Saturday, 1 October 2011

Entitled to believe

This post is inspired by an article by one of my regular commentators, Forbsy, who wrote about "The ‘new’ atheism" a few days ago.  I am unable to leave comments there but I have some things to say about what has been published.

Forbsy has been reading the blogs of a number of atheists, and I am not writing this response in self-defence as I think she is mainly aiming her comments at those who are much less polite than me.

It is my view that anyone is entitled to believe.  They are free to believe whatever they like and this right is now more-or-less enshrined in human rights legislation.  The problem comes when they feel that they are entitled to follow their beliefs and to intervene in the lives of others.  When I say 'intervene' I don't mean 'saying things'.  I mean literally interfering in people's lives in irreversible ways - ways that go counter to the Confucius version of the golden rule:

"Do not do unto others what they do not want to be done to them"

Where did the concept of human rights come from?  Last week I asked a human rights lawyer and she tried to assure me that they came from the bible.  However, even the first few questions about that claim showed that she was not able to support the idea and she agreed that must have been other sources (although not actually accepting that the bible was not one of them). 

The concept of human rights certainly did not come from the Koran either.  It seems to come from secular philosophy.

Most, but not all, atheists are also agnostic and would be prepared to change their views in the event that sufficiently strong evidence came to light.  Some of us would need stronger evidence than others, and in a few cases the most hardened atheists actually claim that they can think of nothing that could convince them.  In my opinion, just thinking deeply about the topic would not lead me towards a belief in god, and indeed, deep thinking has had precisely the opposite effect on me.  I feel that this is consistent with most people's experience.  Two weeks ago at the march for a secular Europe I saw a man wearing a tee shirt carrying the slogan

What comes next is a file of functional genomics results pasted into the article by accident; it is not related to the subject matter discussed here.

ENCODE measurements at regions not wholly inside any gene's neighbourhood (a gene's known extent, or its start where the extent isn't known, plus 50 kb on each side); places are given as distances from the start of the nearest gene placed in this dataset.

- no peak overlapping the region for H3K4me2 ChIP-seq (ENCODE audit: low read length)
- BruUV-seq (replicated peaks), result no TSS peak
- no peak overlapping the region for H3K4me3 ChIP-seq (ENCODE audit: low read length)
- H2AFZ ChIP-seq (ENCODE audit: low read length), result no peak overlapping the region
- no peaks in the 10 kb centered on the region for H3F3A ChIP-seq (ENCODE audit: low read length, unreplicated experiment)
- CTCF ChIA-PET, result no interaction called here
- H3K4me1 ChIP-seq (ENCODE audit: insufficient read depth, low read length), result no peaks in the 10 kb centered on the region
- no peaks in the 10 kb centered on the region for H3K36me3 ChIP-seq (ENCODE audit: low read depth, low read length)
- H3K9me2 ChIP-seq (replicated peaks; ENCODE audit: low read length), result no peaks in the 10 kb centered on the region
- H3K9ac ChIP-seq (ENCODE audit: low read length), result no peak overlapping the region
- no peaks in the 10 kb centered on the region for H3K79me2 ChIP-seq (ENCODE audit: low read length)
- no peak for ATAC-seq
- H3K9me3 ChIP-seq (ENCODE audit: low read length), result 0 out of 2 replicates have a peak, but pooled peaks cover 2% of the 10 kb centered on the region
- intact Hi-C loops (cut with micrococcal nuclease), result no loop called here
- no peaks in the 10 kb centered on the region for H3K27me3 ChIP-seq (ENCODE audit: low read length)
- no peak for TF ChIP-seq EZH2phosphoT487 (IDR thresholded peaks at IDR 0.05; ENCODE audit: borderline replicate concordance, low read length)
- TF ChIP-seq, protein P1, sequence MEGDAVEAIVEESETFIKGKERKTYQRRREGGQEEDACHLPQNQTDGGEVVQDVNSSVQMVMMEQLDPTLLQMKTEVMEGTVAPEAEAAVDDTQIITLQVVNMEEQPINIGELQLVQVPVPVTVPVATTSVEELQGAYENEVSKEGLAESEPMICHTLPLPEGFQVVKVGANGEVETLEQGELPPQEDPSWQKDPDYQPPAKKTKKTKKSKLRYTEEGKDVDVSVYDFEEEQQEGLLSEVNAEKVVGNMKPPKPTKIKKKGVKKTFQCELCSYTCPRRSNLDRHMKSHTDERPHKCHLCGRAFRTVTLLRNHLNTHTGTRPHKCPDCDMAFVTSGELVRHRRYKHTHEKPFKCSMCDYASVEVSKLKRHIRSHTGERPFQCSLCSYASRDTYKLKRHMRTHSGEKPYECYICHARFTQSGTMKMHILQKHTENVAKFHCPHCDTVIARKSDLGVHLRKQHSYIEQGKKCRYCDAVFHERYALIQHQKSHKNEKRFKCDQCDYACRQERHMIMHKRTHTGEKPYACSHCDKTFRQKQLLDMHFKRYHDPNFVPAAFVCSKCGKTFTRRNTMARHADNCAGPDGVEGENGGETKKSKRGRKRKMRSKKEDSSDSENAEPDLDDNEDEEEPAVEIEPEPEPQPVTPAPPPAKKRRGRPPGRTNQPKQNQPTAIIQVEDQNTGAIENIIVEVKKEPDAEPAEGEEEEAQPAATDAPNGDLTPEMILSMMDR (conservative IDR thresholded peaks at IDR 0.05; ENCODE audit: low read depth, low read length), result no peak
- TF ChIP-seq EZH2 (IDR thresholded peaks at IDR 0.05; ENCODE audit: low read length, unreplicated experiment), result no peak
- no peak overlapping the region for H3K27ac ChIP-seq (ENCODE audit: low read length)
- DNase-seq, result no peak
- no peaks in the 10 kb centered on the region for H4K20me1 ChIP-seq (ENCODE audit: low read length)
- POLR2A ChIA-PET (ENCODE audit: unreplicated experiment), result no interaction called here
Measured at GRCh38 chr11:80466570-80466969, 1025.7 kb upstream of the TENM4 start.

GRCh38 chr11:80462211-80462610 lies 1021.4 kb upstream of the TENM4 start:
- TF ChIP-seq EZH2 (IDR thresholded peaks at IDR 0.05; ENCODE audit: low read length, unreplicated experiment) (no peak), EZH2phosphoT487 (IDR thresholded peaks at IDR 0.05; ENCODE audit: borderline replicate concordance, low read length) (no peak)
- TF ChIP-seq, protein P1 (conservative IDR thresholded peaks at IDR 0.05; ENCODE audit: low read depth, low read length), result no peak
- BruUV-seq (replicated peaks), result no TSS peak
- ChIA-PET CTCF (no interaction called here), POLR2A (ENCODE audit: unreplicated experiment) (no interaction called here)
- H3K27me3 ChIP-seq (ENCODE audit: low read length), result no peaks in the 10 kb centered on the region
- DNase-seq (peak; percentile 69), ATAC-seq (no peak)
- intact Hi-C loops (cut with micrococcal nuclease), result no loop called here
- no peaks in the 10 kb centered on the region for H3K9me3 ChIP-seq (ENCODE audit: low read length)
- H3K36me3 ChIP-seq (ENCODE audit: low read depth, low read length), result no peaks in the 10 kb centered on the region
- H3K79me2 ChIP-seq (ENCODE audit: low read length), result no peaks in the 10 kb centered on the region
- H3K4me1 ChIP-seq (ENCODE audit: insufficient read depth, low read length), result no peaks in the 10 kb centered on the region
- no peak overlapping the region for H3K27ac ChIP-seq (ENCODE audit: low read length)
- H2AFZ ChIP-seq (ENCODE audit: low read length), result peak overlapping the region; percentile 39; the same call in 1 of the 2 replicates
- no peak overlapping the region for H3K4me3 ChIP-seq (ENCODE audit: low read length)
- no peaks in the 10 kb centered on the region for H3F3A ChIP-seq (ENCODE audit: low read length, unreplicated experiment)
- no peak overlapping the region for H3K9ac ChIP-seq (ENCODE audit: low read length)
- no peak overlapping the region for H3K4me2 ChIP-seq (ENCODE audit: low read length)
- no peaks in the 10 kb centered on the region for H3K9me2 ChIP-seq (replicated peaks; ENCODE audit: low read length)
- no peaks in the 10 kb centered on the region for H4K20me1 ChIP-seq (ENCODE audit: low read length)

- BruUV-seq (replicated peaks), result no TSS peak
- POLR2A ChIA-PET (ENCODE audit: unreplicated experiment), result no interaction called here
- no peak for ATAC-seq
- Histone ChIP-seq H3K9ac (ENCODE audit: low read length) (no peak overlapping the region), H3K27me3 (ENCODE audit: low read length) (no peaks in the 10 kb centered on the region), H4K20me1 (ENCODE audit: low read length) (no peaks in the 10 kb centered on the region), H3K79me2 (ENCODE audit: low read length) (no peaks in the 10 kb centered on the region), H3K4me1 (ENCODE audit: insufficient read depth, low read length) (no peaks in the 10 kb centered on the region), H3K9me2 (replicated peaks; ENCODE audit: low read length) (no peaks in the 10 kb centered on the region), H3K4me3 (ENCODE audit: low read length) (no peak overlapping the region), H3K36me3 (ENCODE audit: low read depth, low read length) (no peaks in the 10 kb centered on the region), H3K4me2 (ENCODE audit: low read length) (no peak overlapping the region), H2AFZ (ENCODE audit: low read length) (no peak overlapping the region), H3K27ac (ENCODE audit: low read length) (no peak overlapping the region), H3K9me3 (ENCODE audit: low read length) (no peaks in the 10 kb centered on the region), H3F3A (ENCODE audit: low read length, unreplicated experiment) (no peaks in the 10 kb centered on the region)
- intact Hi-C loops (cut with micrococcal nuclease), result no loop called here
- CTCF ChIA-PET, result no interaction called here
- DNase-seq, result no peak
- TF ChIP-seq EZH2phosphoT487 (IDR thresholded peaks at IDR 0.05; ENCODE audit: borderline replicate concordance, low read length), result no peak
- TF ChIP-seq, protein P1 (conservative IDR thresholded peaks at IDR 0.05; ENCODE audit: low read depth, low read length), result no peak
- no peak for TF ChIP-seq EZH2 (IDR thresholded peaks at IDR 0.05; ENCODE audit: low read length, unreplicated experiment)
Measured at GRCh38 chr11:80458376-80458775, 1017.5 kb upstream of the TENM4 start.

"Don't pray in my school and I won't think in your church"

Personal revelation (or 'an encounter with the risen Jesus' as Forbsy puts it) is one of the types of evidence most often claimed.  People who have come to know god personally clearly have had evidence that has convinced them.  Their faith is not blind as they have had this experience.  Sadly though, this type of 'evidence' is only evidence for the individuals concerned.  I can't deny that they have experienced it, but it does not convince me in any way at all.  I can think of other explanations for the experience which are based on science and neurology.  I don't say that they are psychologically ill but I would say that the word 'deluded' describes the situation adequately without being offensive.  This really is not intended as an offensive term.  We are all easily deluded all the time.  For example, the TV picture appears to be moving when it is in fact a series of still photos played just fast enough to delude everyone (and no faster than necessary, as that would be wasteful).

Moving on, the terms 'militantly aggressive' and 'evangelistic' only make sense to most of us because they are the familiar techniques of many religions.  Christians are positively required to evangelise, and they have many ways of doing this.  Granted, on the whole they tend not to be as militantly aggressive as their islamic counterparts these days, but over the centuries they certainly have been.